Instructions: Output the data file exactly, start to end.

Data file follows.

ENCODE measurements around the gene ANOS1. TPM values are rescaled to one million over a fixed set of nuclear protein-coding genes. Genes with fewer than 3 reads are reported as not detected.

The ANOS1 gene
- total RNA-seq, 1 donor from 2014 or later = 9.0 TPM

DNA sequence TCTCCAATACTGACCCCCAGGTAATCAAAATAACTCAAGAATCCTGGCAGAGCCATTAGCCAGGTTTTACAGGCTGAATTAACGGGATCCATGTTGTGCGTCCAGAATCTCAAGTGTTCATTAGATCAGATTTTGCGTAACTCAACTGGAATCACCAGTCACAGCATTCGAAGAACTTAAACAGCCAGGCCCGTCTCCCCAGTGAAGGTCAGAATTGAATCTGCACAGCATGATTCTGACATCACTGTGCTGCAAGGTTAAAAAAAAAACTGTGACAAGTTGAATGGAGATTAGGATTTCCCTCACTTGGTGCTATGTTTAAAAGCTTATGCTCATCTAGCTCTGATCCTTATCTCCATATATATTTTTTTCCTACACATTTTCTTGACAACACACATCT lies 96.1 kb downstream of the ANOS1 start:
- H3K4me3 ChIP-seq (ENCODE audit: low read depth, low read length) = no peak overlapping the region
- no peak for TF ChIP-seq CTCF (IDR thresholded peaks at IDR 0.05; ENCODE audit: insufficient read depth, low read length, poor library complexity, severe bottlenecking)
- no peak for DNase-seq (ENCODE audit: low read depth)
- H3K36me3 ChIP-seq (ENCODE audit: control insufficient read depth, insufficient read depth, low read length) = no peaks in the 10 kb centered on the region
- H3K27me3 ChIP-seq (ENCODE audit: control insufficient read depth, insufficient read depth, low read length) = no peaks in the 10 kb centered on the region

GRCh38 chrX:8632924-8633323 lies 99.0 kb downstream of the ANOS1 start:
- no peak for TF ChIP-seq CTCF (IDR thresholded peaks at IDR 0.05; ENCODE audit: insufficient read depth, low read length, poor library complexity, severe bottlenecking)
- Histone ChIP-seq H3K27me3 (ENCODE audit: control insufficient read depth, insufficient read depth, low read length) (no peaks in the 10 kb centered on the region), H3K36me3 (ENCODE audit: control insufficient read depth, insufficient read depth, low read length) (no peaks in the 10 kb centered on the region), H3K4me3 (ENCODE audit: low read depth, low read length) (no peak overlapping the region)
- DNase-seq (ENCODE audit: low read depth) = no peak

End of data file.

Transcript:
ENCODE measurements around the gene ANOS1. TPM values are rescaled to one million over a fixed set of nuclear protein-coding genes. Genes with fewer than 3 reads are reported as not detected.

The ANOS1 gene
- total RNA-seq, 1 donor from 2014 or later = 9.0 TPM

DNA sequence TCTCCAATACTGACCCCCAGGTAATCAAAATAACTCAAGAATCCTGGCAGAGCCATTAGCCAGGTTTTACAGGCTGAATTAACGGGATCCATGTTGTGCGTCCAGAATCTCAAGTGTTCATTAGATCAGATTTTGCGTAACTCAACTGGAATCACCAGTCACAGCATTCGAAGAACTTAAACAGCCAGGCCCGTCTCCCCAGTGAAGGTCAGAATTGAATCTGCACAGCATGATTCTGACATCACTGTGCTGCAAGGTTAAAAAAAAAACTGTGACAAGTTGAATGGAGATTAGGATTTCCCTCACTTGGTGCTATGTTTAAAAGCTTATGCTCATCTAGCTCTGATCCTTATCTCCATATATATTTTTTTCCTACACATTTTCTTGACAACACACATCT lies 96.1 kb downstream of the ANOS1 start:
- H3K4me3 ChIP-seq (ENCODE audit: low read depth, low read length) = no peak overlapping the region
- no peak for TF ChIP-seq CTCF (IDR thresholded peaks at IDR 0.05; ENCODE audit: insufficient read depth, low read length, poor library complexity, severe bottlenecking)
- no peak for DNase-seq (ENCODE audit: low read depth)
- H3K36me3 ChIP-seq (ENCODE audit: control insufficient read depth, insufficient read depth, low read length) = no peaks in the 10 kb centered on the region
- H3K27me3 ChIP-seq (ENCODE audit: control insufficient read depth, insufficient read depth, low read length) = no peaks in the 10 kb centered on the region

GRCh38 chrX:8632924-8633323 lies 99.0 kb downstream of the ANOS1 start:
- no peak for TF ChIP-seq CTCF (IDR thresholded peaks at IDR 0.05; ENCODE audit: insufficient read depth, low read length, poor library complexity, severe bottlenecking)
- Histone ChIP-seq H3K27me3 (ENCODE audit: control insufficient read depth, insufficient read depth, low read length) (no peaks in the 10 kb centered on the region), H3K36me3 (ENCODE audit: control insufficient read depth, insufficient read depth, low read length) (no peaks in the 10 kb centered on the region), H3K4me3 (ENCODE audit: low read depth, low read length) (no peak overlapping the region)
- DNase-seq (ENCODE audit: low read depth) = no peak